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Armenia’s Leadership ‘Not Committed To Democracy’


Armenia - Prime Minister Nikol Pashinian takes part in the virtual "Summit for Democracy" organized by U.S. President Joe Biden, December 9, 2021.

Prime Minister Nikol Pashinian and his political team are not committed to turning Armenia into an established democracy, according to a top aide to former President Levon Ter-Petrosian.

In an interview with RFE/RL’s Armenian Service, Levon Zurabian, the deputy chairman of Ter-Petrosian’s Armenian National Congress (HAK) party, singled out ongoing crackdowns on opposition groups that did well in local elections held in December.

“Although the opposition won [in some local communities,] they don’t let it form its [local] governments, using police pressure and hoping that … they can coopt a few people and form their own government,” said Zurabian. “We saw what happened in Vartenis, Parakar and other places.”

“Everywhere it’s clear that these people [ruling Armenia] are not prepared for democracy,” he claimed.

Armenia - Levon Zurabian, deputy chairman of the Armenian National Congress, at a news conference in Yerevan, May 27, 2021.
Armenia - Levon Zurabian, deputy chairman of the Armenian National Congress, at a news conference in Yerevan, May 27, 2021.

In Vartenis, a small town 160 kilometers east of Yerevan, two opposition groups won 14 of the 27 seats in the local council, enough to install their joint candidate as head of the community that also comprises two dozen nearby villages.

The 14 opposition members of the new Vartenis council elected the candidate, Aharon Khachatrian, as community head on December 30. However, police did not allow Khachatrian to take office on January 4, citing a lawsuit filed by the ruling Civil Contract Party.

Another opposition figure in Vartenis was arrested on corruption charges last month. Opposition politicians and human rights campaigners in Yerevan condemned his arrest, saying that it is part of a government crackdown on political figures who defeated Pashinian’s party in some of the three dozen communities that elected their local councils on December 5.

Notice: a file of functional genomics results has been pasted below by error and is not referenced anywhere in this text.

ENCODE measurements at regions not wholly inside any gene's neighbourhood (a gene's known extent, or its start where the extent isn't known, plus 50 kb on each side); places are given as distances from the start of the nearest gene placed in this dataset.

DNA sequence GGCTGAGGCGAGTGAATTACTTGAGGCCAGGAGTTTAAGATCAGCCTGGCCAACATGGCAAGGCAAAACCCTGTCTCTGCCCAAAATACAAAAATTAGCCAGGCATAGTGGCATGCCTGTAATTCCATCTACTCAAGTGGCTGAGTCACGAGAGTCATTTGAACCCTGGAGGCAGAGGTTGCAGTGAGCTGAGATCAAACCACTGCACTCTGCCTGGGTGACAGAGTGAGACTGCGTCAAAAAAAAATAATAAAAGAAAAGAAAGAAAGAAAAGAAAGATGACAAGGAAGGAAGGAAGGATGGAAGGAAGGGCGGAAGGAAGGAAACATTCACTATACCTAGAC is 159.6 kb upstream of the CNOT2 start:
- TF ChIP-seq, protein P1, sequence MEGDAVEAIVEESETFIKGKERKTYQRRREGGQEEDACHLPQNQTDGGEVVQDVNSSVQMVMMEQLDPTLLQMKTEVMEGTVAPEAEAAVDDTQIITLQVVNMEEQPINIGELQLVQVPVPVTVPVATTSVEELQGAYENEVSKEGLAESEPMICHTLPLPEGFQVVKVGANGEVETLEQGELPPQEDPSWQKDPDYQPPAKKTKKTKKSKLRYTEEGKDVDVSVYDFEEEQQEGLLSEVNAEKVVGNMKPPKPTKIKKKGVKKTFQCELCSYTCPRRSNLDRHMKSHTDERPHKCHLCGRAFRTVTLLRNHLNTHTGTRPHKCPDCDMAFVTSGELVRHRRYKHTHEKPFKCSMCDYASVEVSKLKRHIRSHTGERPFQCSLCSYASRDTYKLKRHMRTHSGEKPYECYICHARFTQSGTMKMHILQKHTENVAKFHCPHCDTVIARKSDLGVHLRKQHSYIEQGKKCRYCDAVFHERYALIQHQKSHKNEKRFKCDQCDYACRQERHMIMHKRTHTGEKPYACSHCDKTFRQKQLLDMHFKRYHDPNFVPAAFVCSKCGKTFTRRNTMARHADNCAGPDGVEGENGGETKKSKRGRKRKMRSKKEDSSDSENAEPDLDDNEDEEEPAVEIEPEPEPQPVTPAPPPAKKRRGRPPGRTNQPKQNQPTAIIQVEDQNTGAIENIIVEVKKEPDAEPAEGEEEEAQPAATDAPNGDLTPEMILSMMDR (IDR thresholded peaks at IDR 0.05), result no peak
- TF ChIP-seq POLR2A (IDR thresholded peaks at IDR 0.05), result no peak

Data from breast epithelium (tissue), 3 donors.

Civil Contract suffered its biggest election setback in Vanadzor, Armenia’s third largest city. It won only 25 percent of the vote there, compared with 39 percent polled by a local bloc led by former Vanadzor Mayor Mamikon Aslanian.

Aslanian was thus well-placed to regain his post. But he was arrested on December 15 on corruption charges rejected by him as politically motivated.

Zurabian also condemned Aslanian’s arrest. “That is not justice. They are punishing him for defeating them,” he said.

Pashinian was among more than 100 world leaders invited to the virtual “Summit for Democracy” organized by U.S. President Joe Biden in December. Addressing the gathering, he pledged to “consolidate democracy” in Armenia.

Armenia - Former President Levon Ter-Petrosian at a press conference in Yerevan, June 10, 2021.
Armenia - Former President Levon Ter-Petrosian at a press conference in Yerevan, June 10, 2021.

In written comments released over the weekend, Ter-Petrosian charged that “Pashinian’s regime” is trying to “hold on to power at all costs.”

The 77-year-old former president also hit out at Armenia’s leading opposition alliances led by two other ex-presidents, Robert Kocharian and Serzh Sarkisian. He said that they are doing everything to “seize power” in the country.

Unlike those alliances, Ter-Petrosian’s HAK failed to win any seats in the Armenian parliament in snap elections held in June.

All three ex-presidents hold Pashinian responsible for Armenia’s defeat in the 2020 war with Azerbaijan.

Zurabian insisted on Tuesday that Pashinian and his team lost the “moral right” to govern the country after the six-week war.

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